Updated: Sep 7, 2020
We're listening to Ice-T today and going back to research done in the early 1900s...
While problems with handwriting are a common way that both children and adults are recognized to have dysgraphia, there can be much more beyond the physical act of writing. Many of those who have learning differences "in written expression" also struggle with language skills like word formation and spelling.
For people with dyslexia (learning differences in reading), it is highly recommended that they learn reading skills using an Orton-Gillingham approach. Similarly, it's being recognized that the same skills and language processing that can be developed using this approach is also helpful for those with dysgraphia to help with spelling and word formation skills.
So what exactly is it? It's an approach based on seminal research by Dr.
Samuel T. Orton and educator Anna Gillingham. The "approach" part is key. It's not a specific curriculum, it's a foundation of how to teach that should be individualized to each student. The Academy of Orton-Gillingham Practitioners and Educators says that the approach is:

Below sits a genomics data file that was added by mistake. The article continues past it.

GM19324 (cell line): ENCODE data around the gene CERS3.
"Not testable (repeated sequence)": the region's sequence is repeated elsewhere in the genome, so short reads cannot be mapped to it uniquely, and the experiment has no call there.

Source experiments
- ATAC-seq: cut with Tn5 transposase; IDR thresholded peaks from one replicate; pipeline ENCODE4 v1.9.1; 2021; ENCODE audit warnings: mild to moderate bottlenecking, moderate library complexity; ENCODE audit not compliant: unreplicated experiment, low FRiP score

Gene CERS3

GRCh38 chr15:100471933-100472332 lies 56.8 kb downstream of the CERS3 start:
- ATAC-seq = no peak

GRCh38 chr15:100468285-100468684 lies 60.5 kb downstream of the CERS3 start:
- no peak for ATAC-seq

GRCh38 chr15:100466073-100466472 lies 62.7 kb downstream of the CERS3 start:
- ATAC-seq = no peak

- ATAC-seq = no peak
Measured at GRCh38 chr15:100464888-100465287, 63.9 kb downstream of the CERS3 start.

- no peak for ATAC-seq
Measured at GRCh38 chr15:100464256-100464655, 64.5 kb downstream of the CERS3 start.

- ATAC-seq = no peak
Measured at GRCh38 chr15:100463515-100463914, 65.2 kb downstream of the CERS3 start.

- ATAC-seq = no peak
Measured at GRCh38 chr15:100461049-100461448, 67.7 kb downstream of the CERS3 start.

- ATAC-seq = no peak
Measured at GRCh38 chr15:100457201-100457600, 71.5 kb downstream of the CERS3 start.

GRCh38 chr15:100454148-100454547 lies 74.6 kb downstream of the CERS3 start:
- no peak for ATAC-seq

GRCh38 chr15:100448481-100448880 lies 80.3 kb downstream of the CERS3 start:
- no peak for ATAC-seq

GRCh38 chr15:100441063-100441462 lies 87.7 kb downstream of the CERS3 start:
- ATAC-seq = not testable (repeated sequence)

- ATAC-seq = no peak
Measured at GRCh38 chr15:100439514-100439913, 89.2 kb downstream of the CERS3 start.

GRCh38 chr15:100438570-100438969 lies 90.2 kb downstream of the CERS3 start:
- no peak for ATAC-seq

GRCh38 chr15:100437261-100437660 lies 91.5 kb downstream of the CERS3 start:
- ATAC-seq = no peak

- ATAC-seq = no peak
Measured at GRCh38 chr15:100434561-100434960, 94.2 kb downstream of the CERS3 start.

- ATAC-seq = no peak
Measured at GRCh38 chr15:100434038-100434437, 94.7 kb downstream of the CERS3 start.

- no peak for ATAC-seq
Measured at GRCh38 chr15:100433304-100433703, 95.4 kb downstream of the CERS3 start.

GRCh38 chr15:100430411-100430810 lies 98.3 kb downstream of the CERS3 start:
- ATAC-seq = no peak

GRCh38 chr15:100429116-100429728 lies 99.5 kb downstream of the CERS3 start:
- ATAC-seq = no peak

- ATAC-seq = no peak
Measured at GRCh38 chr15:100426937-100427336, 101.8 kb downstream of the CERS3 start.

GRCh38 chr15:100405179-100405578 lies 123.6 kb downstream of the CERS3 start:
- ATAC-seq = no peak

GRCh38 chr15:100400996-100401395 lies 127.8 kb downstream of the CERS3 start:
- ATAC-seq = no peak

diagnostic and prescriptive
structured, sequential, and cumulative
cognitive, flexible, and dynamic
In plain language, teaching should be tailored to each student's needs. Different people have different strengths and weaknesses in language processing and this should be taken into account. Students should learn the structure and rules of the language that they may not have picked up naturally (word formation and spelling rules vs instead of focusing on sight words/common words). Lessons should teach from the smallest types of sounds (single letters) and move up to syllables and larger parts of words - and practice and repetition is key. It should involve multi-sensory teaching - touch as well as listening and looking.
We encourage you to look into this type of approach, particularly for kids who are still developing their language skills. There are tutors who specialize in Orton-Gillingham or try to have it included in an IEP. We will continue to add more content on this topic but since it's fundamentally individualized, one-on-one or small group instruction works best!
What OG curriculums or resources have you tried? Let us know in the comments below!